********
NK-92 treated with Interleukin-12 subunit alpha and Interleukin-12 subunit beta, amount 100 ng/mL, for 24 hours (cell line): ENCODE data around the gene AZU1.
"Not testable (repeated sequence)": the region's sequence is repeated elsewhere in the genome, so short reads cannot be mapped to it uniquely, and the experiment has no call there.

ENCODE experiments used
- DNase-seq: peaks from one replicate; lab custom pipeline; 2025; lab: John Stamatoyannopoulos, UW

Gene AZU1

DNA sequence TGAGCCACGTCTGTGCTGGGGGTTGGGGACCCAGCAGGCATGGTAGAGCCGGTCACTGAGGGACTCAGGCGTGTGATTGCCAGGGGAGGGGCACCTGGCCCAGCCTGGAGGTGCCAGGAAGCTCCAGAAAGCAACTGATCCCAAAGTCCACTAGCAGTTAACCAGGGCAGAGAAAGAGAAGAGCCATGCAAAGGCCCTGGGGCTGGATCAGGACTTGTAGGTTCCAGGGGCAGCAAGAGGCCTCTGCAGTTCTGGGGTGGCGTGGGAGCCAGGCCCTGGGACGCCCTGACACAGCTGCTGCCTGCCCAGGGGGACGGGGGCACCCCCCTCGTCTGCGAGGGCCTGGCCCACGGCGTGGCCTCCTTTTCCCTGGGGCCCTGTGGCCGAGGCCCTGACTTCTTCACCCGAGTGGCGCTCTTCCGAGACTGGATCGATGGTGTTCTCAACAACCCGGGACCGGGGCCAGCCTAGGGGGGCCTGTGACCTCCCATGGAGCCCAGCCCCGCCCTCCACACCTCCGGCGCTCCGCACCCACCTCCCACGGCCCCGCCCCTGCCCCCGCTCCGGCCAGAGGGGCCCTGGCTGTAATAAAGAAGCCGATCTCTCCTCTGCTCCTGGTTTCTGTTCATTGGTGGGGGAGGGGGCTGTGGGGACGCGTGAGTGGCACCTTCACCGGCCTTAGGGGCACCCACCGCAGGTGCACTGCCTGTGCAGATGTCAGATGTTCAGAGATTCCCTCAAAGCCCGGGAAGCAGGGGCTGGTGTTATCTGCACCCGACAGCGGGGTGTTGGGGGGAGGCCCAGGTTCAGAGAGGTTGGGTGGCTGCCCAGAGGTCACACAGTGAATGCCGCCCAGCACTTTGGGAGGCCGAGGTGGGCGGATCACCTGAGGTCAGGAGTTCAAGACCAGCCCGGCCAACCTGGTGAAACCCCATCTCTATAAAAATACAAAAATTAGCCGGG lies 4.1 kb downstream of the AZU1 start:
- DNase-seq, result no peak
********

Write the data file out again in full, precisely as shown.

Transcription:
NK-92 treated with Interleukin-12 subunit alpha and Interleukin-12 subunit beta, amount 100 ng/mL, for 24 hours (cell line): ENCODE data around the gene AZU1.
"Not testable (repeated sequence)": the region's sequence is repeated elsewhere in the genome, so short reads cannot be mapped to it uniquely, and the experiment has no call there.

ENCODE experiments used
- DNase-seq: peaks from one replicate; lab custom pipeline; 2025; lab: John Stamatoyannopoulos, UW

Gene AZU1

DNA sequence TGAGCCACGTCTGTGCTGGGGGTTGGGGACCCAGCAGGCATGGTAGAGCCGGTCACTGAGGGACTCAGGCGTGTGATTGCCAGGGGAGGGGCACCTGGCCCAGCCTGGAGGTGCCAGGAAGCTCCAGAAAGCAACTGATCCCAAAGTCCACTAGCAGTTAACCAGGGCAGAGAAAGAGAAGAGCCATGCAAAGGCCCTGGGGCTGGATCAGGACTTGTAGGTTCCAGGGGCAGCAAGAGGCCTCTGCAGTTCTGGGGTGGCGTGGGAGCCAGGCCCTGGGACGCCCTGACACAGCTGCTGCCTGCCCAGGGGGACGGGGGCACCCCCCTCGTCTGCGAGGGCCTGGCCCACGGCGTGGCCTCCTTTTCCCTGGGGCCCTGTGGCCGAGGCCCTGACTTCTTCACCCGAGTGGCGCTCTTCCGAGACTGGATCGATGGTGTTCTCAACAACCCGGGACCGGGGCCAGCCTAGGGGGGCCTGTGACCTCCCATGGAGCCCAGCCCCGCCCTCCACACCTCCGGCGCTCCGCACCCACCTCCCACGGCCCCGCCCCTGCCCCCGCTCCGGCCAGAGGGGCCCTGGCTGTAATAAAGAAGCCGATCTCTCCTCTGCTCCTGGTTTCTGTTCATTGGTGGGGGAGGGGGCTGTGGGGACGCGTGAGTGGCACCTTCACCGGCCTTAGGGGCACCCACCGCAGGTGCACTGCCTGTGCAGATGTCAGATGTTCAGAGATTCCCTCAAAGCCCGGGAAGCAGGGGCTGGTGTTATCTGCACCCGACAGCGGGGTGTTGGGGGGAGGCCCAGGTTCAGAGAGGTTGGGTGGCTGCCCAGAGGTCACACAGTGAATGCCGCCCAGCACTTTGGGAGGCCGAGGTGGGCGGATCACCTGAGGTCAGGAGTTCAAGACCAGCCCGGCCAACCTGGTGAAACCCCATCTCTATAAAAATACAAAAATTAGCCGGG lies 4.1 kb downstream of the AZU1 start:
- DNase-seq, result no peak